Stop, Dave…


Sunday, September 20th, 2009

Delicious is a little more ambitious and certainly not as sloppy as Google Reader.  Easy install on Firefox; however, after you restart, Deli opens a wide sidebar on the left, as if you were opening the History sidebar. Immediately it’s cut my reading space by another third, and the introductory how-to page grabs what’s left of the work screen.

I’m dubious about any so-called “free” program that wants your personal information (bookmarks) by default. Who’s collecting your “personal” information? Remember, you’re uploading bookmarks, etc., to anonymous third party systems.

While they exist, I recommend No Script, Ghostery, Taboo and Read It Later – simple Firefox add-ons that don’t seem to compromise your security. Ghostery, for example, will show you how many other tracking sites are following your every move as you surf-n-share.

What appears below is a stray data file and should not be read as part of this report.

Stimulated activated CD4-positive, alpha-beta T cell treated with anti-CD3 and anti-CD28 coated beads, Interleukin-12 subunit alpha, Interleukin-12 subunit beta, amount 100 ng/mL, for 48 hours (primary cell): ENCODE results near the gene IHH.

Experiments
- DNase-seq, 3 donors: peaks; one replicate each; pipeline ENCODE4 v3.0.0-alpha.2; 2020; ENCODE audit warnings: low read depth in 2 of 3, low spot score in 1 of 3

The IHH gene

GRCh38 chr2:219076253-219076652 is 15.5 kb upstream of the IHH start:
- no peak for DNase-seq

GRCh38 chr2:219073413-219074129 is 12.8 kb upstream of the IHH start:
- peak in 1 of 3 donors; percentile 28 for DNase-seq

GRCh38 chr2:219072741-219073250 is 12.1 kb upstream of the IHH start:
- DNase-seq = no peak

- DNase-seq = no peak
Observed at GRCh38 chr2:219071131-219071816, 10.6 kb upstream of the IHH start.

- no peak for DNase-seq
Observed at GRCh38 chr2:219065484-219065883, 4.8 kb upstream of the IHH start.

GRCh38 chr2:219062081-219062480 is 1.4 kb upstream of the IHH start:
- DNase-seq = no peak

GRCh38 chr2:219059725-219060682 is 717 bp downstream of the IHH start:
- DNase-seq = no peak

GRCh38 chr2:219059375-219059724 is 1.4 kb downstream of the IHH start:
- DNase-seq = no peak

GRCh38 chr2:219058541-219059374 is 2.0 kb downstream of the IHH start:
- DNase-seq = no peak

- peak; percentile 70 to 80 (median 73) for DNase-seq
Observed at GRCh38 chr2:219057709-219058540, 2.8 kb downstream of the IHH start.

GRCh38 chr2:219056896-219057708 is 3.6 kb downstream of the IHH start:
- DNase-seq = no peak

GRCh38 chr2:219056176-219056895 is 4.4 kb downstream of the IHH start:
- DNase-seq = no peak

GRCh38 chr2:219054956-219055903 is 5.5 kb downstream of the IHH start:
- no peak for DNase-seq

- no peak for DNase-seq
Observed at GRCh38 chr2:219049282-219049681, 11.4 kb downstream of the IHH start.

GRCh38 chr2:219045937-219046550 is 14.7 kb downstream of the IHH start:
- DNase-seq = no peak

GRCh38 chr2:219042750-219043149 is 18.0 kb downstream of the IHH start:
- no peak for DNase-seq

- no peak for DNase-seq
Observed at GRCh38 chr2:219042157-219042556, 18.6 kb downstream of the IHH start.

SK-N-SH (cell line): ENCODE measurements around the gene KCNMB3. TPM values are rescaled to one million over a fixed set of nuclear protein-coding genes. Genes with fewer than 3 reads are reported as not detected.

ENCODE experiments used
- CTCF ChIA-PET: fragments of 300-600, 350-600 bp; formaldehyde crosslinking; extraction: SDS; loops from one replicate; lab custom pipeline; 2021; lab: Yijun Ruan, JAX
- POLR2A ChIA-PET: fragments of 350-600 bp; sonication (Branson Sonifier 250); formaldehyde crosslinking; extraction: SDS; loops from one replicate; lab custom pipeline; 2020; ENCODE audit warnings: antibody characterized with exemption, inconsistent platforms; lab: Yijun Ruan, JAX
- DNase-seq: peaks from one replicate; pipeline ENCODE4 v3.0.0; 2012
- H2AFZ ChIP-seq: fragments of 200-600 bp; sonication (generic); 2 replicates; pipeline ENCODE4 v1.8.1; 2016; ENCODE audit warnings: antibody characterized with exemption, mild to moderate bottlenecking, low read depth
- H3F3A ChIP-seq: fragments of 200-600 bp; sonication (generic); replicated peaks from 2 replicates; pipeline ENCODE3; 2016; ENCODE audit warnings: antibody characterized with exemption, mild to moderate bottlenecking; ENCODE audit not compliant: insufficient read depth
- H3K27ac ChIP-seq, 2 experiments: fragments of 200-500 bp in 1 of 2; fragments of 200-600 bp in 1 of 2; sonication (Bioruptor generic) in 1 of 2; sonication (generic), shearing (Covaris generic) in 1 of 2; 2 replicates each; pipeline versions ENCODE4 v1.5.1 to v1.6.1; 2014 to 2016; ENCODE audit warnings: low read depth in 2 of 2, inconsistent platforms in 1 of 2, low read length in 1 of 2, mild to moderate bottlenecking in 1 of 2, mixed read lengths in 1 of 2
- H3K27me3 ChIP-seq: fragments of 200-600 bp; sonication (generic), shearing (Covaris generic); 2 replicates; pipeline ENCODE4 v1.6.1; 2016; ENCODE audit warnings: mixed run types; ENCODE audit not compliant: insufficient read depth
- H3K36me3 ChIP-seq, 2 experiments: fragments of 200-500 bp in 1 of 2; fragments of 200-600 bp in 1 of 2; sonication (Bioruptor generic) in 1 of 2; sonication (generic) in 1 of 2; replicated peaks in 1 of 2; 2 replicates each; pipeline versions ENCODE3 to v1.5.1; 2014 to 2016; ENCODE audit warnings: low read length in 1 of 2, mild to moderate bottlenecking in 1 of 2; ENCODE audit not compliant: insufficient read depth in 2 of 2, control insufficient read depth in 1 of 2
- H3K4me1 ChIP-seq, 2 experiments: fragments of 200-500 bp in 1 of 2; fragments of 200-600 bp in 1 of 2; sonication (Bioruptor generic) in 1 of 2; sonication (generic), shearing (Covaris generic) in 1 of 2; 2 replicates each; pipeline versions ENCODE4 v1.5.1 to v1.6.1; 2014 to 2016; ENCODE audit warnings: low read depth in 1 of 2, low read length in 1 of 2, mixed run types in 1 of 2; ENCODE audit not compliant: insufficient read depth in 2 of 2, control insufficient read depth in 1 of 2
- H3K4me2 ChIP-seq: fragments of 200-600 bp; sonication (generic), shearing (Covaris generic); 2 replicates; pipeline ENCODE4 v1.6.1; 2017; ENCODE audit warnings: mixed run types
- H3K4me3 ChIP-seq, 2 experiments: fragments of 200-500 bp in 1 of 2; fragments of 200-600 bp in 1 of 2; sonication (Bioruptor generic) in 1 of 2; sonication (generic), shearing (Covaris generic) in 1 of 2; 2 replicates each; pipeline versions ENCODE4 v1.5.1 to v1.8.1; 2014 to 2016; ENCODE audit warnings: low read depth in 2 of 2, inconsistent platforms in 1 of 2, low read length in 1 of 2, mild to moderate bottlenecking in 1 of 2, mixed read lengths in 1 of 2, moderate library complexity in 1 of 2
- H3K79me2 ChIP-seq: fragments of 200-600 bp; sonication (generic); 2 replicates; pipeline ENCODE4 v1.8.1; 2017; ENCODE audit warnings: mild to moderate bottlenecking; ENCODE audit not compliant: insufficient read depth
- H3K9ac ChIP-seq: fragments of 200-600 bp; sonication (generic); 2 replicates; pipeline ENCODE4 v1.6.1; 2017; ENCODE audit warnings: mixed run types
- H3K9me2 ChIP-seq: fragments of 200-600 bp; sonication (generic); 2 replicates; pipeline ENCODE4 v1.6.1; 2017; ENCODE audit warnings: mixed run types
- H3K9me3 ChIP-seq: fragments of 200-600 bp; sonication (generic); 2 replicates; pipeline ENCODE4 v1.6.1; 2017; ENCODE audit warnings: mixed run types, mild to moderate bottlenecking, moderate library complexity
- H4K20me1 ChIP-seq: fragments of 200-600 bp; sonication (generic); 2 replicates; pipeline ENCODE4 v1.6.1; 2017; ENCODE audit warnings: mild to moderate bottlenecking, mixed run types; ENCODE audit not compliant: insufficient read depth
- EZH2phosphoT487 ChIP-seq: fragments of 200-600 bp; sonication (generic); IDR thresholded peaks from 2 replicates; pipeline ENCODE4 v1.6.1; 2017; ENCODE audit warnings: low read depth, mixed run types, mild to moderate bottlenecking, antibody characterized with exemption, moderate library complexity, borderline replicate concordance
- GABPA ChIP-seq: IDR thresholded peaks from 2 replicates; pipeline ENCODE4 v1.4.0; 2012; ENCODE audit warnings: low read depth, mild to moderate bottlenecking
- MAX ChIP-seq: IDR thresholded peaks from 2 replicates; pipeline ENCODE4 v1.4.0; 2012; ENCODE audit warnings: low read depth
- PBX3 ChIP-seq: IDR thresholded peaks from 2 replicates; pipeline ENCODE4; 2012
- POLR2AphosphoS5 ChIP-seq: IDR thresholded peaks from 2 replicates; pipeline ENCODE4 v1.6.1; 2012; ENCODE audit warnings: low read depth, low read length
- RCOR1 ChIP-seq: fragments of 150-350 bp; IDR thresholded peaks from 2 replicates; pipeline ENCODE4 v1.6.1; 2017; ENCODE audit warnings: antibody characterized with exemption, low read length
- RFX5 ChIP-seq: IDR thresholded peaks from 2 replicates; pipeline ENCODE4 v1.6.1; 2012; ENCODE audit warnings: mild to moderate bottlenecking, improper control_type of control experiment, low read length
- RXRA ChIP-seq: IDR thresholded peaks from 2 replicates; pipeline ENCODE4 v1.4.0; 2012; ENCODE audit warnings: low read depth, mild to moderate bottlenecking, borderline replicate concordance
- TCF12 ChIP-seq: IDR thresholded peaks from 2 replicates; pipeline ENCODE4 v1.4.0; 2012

As we move into increasingly “anonymous” cyber territory, Identity Theft Protection will be THE primary concern if not already. Too many companies STILL ask for “the last 4 digits of your SS number.”

We’re not cyborgs yet, but don’t be surprised if you need a tattoo or bar code on your arm. Or perhaps a retinal scan (bar code tattoos are so 20th Century).

Solar Panels for Crematoriums

Sunday, September 20th, 2009


We can talk ourselves into oblivion, but results matter; we must return to our roots for brick-and-mortar solutions to save the planet.

Item #1: ABOVE: Crematorium without solar panels. Coal-fired production of unnecessary materials producing unacceptable levels of sulphur and other toxins.

Item #2: BELOW: Solar enhanced PF (Planet Friendly) crematorium optimized for maximum (reasonable) results.